The Story of Alchemy and the Beginnings of Chemistry

by M. M. Pattison Muir


Matthew Moncrieff Pattison Muir was born into a wealthy Scottish family on April 1, 1848 in Glasgow. He was encouraged through his upbringing in an interest in the natural sciences, and focused on chemistry. He did indeed become a chemistry professor at Gonville and Caius College in Cambridge. By 1881, he became a Fellow, and then the head of the Caius Laboratory. His own research was focused on bismuth compounds. His facility for writing was prized, and he became famous for his textbooks, especially Heroes of Science: Chemists (1883) and History of Chemical Theories and Laws (1907).

This is a reprint edition with minor text and illustration imperfections.


The Occult World: Teachings of Occult Philosophy

by A. P. Sinnett

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Alfred Percy Sinnett (1840-1921), a journalist and Theosophist, wrote frequently to members of the Brotherhood of Adepts, an occult organization. The famous Mahatmas Koot Hoomi and Morya corresponded via mail with Sinnett, and Sinnett used parts of this correspondence to compose The Occult World. Together, along with others, they were building The Theosophical Society. Sinnett was friends with many of the leading theosophists and spent a productive time in India. The organization’s avowed object was at first the scientific investigation of psychic or so-called “spiritualistic” phenomena, after which its three chief objects were declared, namely (1) Brotherhood of man, without distinction of race, colour, religion, or social position; (2) the serious study of the ancient world-religions for purposes of comparison and the selection therefrom of universal ethics; (3) the study and development of the latent divine powers in man. The society has persisted through the decades and has branches or lodges scattered all over the world, some of which are in India, where its chief headquarters are established.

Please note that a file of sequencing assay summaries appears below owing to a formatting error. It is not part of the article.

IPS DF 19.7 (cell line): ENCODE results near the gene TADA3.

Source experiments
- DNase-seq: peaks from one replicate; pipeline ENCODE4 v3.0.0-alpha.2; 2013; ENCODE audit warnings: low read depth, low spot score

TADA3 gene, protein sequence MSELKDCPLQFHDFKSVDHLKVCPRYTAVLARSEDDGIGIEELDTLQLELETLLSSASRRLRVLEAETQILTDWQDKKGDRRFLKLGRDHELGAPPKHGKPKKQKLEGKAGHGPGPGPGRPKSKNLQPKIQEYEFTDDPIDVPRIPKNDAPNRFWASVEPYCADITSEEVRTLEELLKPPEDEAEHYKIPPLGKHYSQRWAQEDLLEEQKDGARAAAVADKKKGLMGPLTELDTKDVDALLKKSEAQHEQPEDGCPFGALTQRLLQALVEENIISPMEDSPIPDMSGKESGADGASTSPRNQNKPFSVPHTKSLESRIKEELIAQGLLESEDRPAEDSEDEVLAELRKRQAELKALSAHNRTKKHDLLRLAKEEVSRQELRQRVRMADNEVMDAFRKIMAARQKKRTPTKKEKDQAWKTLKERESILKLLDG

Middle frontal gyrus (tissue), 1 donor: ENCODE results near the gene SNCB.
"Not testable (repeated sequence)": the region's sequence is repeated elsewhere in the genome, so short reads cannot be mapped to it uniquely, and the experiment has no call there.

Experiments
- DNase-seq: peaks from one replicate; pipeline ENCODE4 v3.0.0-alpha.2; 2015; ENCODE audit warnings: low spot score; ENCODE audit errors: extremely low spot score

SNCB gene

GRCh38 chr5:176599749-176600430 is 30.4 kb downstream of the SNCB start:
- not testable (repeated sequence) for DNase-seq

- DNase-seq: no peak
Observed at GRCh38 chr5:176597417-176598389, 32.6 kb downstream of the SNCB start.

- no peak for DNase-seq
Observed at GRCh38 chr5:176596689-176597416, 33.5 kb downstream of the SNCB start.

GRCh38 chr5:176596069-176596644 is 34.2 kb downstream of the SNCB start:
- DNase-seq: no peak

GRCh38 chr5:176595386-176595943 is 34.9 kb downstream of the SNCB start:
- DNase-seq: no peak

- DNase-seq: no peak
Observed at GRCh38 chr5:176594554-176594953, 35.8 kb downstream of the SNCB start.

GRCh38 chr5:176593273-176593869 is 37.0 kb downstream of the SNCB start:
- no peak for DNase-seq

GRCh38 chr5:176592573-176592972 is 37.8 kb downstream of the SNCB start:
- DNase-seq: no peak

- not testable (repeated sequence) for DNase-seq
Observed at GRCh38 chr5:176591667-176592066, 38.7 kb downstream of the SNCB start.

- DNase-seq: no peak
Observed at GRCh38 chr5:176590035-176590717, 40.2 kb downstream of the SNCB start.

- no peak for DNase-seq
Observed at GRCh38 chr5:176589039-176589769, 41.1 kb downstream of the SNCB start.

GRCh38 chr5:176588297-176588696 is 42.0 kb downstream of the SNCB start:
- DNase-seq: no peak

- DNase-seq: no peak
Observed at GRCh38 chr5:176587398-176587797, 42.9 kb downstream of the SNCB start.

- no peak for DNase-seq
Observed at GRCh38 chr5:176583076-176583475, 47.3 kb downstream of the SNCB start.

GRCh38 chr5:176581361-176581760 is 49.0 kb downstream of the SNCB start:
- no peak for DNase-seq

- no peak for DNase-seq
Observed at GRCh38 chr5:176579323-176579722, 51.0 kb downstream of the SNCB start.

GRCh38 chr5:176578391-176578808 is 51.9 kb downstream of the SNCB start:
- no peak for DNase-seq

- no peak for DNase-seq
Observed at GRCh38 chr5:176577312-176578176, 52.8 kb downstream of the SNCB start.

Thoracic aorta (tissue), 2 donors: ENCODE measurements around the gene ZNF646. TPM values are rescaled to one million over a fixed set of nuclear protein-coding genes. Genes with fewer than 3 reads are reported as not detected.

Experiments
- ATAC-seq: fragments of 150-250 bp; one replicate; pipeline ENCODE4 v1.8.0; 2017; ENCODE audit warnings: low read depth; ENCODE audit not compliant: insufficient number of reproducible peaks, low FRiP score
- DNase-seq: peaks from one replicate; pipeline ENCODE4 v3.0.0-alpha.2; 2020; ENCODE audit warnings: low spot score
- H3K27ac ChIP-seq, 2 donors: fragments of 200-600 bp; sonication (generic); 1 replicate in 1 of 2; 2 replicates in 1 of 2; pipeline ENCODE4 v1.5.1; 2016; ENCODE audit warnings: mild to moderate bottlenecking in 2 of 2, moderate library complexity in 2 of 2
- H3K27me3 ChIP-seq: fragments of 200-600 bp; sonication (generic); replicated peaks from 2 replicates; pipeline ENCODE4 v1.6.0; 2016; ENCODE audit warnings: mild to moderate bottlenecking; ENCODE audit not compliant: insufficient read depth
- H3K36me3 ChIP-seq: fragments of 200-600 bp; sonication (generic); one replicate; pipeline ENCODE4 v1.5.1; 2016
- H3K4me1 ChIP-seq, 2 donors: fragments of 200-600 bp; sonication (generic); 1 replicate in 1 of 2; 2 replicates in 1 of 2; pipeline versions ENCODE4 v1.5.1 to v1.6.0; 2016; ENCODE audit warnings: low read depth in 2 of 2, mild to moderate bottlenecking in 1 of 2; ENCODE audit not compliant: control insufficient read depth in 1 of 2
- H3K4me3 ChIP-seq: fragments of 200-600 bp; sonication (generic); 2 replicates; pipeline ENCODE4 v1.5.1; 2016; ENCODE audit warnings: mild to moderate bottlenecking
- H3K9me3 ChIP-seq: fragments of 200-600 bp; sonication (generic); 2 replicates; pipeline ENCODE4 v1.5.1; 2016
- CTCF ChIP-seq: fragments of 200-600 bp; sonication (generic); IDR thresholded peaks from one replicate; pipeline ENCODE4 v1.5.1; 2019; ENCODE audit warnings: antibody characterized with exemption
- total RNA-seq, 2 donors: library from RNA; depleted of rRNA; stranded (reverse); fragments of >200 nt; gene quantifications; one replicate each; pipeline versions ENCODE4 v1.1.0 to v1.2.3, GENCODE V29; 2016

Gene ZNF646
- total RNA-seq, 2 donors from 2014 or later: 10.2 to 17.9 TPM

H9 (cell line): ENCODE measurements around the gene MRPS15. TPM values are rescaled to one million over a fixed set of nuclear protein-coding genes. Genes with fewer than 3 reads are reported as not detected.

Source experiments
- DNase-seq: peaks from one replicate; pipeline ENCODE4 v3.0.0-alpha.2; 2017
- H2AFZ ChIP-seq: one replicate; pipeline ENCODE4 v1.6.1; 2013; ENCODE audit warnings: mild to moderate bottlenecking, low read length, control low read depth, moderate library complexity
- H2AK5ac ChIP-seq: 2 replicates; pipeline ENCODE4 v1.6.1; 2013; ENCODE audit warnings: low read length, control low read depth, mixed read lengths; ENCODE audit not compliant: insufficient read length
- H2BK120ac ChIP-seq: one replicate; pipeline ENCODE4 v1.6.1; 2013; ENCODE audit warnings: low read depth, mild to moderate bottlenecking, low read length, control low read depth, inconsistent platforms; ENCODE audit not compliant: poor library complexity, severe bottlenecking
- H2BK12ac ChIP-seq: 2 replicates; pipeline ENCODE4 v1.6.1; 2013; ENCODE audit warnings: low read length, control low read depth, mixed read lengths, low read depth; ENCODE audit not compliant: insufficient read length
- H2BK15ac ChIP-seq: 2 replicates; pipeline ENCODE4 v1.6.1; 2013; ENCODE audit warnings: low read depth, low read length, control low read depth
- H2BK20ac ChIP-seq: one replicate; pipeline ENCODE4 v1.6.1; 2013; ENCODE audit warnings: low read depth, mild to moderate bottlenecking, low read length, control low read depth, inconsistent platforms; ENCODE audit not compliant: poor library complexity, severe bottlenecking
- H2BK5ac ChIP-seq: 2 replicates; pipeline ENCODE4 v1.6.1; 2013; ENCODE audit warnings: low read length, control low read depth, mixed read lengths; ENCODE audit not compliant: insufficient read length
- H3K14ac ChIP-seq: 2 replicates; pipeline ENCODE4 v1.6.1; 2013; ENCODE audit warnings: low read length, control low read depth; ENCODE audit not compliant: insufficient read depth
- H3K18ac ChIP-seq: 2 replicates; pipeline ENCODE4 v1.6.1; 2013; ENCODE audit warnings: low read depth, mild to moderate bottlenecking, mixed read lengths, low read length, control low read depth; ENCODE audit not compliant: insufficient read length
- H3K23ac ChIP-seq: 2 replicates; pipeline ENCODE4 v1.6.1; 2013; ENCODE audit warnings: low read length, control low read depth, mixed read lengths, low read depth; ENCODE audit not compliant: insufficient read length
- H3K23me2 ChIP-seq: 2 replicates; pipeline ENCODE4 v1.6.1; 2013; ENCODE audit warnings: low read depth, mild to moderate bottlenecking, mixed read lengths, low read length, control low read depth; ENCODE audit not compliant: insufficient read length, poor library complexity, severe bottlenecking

The Occult Arts: An Examination of the Claims Made for the Existence of Supernormal Powers

by J. W. Frings

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J.W. Fring opens by noting he is skeptical of any claims of the supernatural. He defines supernatural broadly, and dedicates chapters to a variety of manifestations, including alchemy, telepathy, palmistry, and hypnotism. Fring chooses to highlight multiple versions of the supernatural, broadly defining, it, and then offers some points to challenge beliefs in these manifestations. Those who are intrigued about the continuing belief in things strange will find this work both useful and controversial.


The Mysteries of the Head and Heart Explained: A Look at Phrenology and Mesmerism

by J. Stanley Grimes

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James Stanley Grimes was born in Boston on May 10, 1807. Although he wrote a tremendous amount, little is known about him personally. He married Frances Warner in 1832, but never remarried after she passed away in 1848. He graduated from Union College in 1840, went on to teach law the following year at Castleton Medical College. He quickly left law, focusing on writing on everything from natural selection, theology, and neurology but his focus became mesmerism and phrenology. He wrote extensively on issues of science, religion and human advancement as well.